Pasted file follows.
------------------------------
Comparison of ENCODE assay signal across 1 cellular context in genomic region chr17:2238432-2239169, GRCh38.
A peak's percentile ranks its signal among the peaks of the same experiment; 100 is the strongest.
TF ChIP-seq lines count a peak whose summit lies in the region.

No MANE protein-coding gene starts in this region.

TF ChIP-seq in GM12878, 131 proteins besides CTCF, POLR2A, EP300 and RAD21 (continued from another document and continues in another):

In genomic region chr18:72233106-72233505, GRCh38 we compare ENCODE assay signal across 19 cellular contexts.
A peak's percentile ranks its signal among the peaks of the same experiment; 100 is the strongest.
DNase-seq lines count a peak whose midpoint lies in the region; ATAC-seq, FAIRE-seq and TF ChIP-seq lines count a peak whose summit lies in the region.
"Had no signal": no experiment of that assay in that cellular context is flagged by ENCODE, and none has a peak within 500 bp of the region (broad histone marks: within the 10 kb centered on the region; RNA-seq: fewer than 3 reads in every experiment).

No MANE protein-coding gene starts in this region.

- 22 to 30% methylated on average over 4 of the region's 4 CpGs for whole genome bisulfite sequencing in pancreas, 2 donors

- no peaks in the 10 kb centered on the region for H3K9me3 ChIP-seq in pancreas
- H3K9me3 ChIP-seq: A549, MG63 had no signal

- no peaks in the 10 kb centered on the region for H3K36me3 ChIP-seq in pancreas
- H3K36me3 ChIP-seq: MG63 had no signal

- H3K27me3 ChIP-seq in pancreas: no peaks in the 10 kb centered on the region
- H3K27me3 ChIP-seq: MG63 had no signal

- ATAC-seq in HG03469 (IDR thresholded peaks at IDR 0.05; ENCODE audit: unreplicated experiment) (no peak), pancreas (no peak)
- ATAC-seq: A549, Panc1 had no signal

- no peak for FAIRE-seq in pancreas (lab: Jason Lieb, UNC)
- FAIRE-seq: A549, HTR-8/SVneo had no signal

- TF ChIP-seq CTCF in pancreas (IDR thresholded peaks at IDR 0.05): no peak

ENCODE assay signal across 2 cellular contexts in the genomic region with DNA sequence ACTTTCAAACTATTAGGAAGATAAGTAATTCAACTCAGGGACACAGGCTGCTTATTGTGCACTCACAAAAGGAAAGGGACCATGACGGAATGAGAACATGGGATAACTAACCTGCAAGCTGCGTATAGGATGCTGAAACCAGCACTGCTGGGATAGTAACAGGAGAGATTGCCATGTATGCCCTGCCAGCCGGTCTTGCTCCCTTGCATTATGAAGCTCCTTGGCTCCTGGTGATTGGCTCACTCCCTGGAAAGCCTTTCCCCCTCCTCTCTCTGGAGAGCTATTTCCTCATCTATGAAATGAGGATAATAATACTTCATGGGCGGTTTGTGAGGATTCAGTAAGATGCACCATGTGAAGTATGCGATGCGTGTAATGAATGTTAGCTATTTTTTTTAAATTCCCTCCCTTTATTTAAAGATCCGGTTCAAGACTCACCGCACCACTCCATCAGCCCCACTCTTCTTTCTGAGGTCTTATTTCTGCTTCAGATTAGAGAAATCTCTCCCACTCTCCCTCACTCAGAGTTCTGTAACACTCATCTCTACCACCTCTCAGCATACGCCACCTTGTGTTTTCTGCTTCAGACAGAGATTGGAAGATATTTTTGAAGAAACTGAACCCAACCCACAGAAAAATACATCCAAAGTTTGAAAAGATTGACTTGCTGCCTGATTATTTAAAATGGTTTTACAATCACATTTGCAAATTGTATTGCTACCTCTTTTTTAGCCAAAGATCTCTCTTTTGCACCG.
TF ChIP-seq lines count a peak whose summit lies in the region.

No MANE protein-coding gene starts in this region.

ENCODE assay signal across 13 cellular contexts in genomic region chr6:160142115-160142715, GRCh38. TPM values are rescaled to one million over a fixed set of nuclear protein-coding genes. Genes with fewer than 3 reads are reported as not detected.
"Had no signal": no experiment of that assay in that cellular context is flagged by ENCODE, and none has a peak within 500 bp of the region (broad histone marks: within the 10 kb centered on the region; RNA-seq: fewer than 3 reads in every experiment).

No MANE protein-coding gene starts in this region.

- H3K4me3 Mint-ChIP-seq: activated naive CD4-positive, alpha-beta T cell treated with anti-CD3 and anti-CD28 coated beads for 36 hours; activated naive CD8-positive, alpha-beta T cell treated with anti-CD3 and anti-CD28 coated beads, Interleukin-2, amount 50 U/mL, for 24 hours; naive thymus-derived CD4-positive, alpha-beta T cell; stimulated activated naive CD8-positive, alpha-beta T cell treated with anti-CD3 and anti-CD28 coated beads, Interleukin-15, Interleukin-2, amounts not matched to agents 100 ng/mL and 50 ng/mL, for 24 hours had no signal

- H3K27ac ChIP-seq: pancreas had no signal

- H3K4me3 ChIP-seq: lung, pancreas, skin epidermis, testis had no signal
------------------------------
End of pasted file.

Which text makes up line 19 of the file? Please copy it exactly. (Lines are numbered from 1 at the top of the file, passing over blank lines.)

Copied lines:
- ATAC-seq: A549, Panc1 had no signal